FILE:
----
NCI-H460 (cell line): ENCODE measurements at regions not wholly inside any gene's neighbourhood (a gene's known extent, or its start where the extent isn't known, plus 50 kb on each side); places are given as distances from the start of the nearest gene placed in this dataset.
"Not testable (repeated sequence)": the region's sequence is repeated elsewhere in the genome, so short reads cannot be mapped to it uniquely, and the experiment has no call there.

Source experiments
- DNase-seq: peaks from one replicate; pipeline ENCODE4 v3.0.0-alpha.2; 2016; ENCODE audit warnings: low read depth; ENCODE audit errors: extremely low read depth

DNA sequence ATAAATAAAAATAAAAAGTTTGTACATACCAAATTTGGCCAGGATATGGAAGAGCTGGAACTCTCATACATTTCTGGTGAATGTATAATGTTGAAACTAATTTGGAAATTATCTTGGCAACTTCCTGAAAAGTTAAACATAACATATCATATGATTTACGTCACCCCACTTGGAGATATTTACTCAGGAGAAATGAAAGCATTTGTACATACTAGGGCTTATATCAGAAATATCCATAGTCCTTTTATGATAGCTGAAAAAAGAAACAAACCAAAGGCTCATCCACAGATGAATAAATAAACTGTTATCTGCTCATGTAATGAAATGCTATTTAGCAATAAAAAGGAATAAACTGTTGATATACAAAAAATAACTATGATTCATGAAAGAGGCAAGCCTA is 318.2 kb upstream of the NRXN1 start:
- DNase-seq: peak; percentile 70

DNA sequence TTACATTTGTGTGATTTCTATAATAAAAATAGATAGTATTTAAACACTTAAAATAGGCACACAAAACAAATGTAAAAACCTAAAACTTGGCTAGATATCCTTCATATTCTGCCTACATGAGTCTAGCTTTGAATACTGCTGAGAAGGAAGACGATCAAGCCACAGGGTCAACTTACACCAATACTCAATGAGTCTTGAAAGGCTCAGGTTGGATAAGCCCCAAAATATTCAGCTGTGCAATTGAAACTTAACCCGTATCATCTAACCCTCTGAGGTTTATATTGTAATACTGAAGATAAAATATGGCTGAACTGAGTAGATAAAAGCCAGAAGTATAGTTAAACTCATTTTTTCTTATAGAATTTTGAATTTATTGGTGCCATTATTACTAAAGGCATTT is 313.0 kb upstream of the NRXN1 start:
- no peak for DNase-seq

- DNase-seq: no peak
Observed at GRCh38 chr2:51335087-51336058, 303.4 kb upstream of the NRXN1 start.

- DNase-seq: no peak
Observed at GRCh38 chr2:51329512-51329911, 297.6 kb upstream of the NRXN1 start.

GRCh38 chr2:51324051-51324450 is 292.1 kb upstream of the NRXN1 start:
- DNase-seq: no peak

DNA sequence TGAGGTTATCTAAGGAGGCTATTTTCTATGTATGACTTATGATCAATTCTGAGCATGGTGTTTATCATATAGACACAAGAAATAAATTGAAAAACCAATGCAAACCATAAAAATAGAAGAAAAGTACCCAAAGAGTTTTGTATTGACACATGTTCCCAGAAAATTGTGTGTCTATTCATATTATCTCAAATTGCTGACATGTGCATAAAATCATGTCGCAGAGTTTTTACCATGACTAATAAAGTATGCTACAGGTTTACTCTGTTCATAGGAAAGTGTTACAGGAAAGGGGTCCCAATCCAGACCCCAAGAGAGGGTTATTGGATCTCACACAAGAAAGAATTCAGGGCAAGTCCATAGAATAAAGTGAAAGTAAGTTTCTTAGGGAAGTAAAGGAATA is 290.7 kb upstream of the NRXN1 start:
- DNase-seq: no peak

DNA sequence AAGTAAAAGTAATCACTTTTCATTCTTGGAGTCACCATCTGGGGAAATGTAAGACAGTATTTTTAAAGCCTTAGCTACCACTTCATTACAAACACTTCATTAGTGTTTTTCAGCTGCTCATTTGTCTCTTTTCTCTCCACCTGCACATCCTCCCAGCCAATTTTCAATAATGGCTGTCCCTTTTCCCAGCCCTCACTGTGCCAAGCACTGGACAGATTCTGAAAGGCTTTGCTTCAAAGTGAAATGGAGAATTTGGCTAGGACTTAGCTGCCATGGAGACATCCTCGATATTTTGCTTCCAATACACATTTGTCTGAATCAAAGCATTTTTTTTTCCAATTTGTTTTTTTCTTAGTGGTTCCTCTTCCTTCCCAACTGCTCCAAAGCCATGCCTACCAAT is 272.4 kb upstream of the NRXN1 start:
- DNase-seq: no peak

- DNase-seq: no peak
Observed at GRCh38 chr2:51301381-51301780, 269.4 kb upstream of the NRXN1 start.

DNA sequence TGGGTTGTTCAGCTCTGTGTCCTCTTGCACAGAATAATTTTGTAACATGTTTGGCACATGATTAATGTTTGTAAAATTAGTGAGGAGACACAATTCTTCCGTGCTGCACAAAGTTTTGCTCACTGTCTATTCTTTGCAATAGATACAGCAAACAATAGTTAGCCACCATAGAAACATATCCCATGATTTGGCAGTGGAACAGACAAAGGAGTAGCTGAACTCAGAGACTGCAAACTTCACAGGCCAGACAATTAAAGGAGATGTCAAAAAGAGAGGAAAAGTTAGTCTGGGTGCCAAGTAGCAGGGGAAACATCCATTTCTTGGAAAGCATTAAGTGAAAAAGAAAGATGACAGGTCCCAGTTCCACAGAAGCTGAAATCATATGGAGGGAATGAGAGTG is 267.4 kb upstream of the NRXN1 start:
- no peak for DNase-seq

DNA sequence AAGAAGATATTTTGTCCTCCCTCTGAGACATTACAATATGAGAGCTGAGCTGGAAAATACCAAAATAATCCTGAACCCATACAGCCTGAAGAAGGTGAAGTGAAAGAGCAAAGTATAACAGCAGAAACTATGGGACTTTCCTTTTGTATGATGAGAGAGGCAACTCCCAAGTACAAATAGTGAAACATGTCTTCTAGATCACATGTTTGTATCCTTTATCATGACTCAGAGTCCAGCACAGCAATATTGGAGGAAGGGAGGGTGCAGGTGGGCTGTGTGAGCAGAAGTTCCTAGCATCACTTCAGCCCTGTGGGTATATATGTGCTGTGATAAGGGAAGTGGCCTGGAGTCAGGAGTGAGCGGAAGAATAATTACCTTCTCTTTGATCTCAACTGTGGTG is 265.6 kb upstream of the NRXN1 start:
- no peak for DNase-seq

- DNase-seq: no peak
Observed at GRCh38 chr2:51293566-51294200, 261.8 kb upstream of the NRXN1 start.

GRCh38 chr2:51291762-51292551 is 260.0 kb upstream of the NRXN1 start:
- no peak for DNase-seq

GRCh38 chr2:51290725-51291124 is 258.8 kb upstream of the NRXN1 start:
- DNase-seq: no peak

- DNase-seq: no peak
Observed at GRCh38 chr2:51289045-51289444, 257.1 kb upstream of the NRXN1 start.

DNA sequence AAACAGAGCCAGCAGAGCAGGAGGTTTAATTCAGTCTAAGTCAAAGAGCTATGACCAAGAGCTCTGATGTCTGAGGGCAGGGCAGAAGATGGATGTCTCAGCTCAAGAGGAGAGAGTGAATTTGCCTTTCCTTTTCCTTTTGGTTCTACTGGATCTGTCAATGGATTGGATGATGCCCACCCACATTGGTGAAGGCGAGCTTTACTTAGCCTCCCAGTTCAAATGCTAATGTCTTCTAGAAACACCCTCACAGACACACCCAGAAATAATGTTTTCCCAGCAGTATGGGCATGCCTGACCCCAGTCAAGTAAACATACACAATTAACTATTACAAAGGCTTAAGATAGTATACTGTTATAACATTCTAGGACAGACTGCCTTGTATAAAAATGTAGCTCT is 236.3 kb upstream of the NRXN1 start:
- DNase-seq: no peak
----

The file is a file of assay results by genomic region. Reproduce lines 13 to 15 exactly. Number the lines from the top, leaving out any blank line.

GRCh38 chr2:51324051-51324450 is 292.1 kb upstream of the NRXN1 start:
- DNase-seq: no peak

DNA sequence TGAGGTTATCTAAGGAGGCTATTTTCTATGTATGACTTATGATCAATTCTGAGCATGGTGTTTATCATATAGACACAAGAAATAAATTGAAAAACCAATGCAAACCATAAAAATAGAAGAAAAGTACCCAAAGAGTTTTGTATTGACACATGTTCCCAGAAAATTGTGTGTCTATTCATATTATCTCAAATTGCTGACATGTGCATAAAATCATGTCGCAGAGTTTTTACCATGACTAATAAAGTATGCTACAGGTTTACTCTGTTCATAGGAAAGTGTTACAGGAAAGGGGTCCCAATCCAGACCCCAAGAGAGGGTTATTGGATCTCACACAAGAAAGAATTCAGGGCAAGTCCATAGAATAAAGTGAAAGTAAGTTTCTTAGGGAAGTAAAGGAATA is 290.7 kb upstream of the NRXN1 start: